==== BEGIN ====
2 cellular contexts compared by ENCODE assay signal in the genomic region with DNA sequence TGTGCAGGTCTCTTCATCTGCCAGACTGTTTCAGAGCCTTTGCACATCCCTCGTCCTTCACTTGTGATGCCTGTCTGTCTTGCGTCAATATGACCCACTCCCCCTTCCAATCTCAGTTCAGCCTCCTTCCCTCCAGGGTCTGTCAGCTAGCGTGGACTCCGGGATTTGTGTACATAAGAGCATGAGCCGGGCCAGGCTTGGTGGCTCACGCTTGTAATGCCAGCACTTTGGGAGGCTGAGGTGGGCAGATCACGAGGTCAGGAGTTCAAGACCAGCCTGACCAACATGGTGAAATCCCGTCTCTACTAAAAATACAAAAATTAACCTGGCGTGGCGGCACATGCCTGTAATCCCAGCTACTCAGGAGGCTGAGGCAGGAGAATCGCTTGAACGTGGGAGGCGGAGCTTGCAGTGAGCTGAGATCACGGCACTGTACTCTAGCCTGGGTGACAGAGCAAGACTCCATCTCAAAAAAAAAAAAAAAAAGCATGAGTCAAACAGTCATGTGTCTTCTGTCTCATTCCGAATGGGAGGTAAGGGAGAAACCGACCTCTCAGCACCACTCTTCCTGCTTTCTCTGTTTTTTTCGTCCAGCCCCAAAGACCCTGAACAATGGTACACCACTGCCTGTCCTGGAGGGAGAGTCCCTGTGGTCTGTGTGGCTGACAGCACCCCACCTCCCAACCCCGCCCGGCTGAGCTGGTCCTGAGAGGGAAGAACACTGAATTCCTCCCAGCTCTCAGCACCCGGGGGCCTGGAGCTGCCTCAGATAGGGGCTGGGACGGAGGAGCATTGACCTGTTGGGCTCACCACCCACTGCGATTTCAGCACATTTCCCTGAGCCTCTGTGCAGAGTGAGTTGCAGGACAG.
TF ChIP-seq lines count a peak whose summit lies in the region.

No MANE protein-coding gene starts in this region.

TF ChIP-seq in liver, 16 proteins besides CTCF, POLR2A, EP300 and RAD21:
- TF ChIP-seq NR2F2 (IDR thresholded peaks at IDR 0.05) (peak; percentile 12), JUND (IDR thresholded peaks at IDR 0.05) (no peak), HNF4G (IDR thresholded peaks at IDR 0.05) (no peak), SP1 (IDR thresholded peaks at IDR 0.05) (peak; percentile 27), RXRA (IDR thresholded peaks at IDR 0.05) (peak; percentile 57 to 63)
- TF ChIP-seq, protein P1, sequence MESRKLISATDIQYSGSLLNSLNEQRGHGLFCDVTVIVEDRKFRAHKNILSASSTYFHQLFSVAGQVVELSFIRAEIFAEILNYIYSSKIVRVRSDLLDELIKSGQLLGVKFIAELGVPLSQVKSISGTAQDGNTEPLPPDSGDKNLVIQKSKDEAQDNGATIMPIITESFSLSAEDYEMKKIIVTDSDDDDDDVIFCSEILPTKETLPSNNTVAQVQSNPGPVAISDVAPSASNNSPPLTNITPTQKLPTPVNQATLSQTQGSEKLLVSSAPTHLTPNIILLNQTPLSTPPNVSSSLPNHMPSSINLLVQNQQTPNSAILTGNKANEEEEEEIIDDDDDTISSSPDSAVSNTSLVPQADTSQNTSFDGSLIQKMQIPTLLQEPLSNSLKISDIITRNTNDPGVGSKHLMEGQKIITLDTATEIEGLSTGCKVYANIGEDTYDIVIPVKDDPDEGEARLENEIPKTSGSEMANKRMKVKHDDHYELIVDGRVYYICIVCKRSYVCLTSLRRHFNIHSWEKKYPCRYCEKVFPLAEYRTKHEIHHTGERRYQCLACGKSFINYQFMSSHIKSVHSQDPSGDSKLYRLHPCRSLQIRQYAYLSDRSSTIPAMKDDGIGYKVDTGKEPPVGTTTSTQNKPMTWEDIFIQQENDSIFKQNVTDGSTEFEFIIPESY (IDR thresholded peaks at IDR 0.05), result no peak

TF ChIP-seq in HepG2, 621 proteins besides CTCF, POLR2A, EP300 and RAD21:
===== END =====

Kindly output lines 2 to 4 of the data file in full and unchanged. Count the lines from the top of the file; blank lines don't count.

TF ChIP-seq lines count a peak whose summit lies in the region.

No MANE protein-coding gene starts in this region.

TF ChIP-seq in liver, 16 proteins besides CTCF, POLR2A, EP300 and RAD21: